BP will leave $17,5 billion oil reserves untouched
BP estimates to book a value reduction of $17,5 billion for its gas and oil fields in the second quarter. The British company expects a much lower demand and price for oil in the coming years, partly as a result of the corona pandemic. $55 for a barrel of Brent oil for the period 2021-2050, instead of the expected $70.
The British company also believes that the corona crisis will have a lasting impact on oil demand, and accelerate the transition to renewable energy. BP itself is preparing the turnaround. Its CEO, Bernard Looney, will present a new strategy in September, focusing more on renewable energy. Last February, BP already announced new ambitions to eliminate net CO2 emissions by 2050. Shell, Total, and Equinor have also launched climate ambitions.
BP is the first to admit
The amount of CO2 that is theoretically still allowed to be emitted according to the Paris Climate targets is limited. The total amount of CO2 stored in coal, oil, and gas fields far exceeds those limits. As a result, investors value oil companies less than their current balance sheet would suggest. BP is the first oil giant to implicitly admit that structural change has an impact on its economic value.
The Financial Times calculated earlier this year that the oil and gas sector will have to book $900 billion in lower values to limit global warming to 1,5 degrees. That is a third of the total value of the sector. So BP’s $17 billion is just the beginning.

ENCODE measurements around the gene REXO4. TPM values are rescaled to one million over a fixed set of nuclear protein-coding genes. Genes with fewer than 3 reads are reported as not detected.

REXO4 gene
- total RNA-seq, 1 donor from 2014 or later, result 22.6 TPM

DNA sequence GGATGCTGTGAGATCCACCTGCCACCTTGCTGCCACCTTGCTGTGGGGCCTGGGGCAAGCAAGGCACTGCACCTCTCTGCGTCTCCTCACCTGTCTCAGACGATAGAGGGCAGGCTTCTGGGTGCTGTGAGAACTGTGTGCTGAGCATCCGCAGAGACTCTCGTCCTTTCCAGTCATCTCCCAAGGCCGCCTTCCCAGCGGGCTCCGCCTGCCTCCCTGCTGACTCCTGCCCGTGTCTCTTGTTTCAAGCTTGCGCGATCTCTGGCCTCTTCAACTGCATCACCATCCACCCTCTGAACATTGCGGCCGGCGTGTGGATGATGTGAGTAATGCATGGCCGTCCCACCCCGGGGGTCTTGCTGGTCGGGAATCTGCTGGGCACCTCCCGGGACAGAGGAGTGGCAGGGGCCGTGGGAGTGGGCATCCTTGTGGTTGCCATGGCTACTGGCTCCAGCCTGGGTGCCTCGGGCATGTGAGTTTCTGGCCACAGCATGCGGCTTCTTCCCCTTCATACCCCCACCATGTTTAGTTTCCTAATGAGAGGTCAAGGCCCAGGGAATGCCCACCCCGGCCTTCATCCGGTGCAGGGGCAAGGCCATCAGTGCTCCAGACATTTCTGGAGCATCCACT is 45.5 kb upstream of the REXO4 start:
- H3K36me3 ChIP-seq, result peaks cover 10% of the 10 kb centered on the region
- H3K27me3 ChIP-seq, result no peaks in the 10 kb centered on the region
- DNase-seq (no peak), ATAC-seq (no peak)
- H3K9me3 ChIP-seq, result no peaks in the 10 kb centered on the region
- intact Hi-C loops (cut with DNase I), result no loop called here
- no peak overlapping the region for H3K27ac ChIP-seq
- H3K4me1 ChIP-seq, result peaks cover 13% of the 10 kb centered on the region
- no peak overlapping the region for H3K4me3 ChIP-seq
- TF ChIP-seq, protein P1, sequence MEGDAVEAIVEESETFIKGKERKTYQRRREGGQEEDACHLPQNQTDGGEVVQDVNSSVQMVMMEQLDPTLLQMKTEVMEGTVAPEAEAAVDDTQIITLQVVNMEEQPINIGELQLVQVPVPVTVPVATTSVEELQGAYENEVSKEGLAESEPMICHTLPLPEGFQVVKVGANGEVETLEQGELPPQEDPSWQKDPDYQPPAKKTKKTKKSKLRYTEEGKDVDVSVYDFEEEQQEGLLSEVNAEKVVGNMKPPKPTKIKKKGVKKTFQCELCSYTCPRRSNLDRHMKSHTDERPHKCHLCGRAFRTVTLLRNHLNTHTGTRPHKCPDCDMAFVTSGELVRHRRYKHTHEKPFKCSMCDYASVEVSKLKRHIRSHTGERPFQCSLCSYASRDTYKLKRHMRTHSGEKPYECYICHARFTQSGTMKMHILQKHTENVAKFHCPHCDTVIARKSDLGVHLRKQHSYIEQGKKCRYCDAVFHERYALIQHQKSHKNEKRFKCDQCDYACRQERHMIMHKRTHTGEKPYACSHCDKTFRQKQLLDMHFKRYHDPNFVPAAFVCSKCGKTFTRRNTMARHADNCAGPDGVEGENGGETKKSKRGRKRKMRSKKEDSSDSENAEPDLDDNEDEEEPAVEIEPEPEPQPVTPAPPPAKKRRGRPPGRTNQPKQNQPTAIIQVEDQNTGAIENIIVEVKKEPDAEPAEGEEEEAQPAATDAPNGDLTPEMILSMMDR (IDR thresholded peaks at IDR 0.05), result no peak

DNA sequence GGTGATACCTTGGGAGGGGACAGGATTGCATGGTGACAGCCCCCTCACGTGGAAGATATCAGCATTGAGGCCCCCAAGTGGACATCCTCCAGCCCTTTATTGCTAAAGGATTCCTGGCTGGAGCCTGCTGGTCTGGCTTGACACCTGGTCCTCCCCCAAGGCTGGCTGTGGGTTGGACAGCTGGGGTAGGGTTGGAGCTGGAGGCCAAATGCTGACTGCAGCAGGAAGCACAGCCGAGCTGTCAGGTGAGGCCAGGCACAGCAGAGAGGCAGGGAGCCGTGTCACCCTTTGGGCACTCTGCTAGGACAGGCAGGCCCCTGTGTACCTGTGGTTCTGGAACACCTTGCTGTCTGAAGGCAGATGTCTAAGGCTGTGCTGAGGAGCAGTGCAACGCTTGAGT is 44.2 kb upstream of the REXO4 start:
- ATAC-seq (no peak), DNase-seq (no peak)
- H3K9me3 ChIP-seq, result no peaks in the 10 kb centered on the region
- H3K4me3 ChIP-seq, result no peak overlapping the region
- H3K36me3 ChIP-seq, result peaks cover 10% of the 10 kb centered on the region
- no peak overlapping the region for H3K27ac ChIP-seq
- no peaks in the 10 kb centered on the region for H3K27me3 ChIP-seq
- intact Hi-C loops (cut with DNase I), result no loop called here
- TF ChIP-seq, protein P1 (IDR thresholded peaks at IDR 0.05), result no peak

Mathias Bienstman, a climate specialist at the environmental organization BBL, partly agrees with the reasoning that the corona crisis has an effect on the energy transition. “It is an important signal from the German and French governments that they will only support electric cars during the relaunch. In this sense, the coronavirus is accelerating the transition. Air traffic is also likely to emit less CO2 for a long time,” he says in the newspaper De Standaard. At the same time, Bienstman fears that the current low oil prices will encourage oil consumption in certain countries.
Shale oil under pressure
Meanwhile, lower demand and prices are also affecting shale oil extraction. More and more banks are withdrawing their loans to the sector for fear of never getting their money back. After all the oil reserve, is worth less and cannot be pumped up profitably at current prices. For the weakest American shale oil companies, bankruptcy awaits.
The big question is whether this means the end of the shale industry. Not an unimportant question, because all the American shale oil on the market has depressed prices in recent years. Russia and Saudi Arabia have been trying for years to curb the American shale industry. First by pumping up more in an attempt to push the Americans out of the market with low prices. When that failed, the oil states lowered their production, to raise the oil price and limit their losses.
Hans van Cleef, an energy economist at ABN Amro, does not believe in the shale oil demise. “That industry will continue to exist, of course. Bankrupt companies are bought up, and when prices go up again, it automatically becomes interesting to produce again.” Van Cleef does expect things to slow down in the sector.